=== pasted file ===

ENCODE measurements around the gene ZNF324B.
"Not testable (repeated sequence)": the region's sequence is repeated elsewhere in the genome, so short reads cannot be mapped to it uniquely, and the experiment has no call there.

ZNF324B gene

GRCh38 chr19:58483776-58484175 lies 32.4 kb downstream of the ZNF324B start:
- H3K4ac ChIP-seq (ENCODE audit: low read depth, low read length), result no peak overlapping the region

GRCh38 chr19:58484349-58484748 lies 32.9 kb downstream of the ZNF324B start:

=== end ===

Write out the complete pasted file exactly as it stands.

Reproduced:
ENCODE measurements around the gene ZNF324B.
"Not testable (repeated sequence)": the region's sequence is repeated elsewhere in the genome, so short reads cannot be mapped to it uniquely, and the experiment has no call there.

ZNF324B gene

GRCh38 chr19:58483776-58484175 lies 32.4 kb downstream of the ZNF324B start:
- H3K4ac ChIP-seq (ENCODE audit: low read depth, low read length), result no peak overlapping the region

GRCh38 chr19:58484349-58484748 lies 32.9 kb downstream of the ZNF324B start: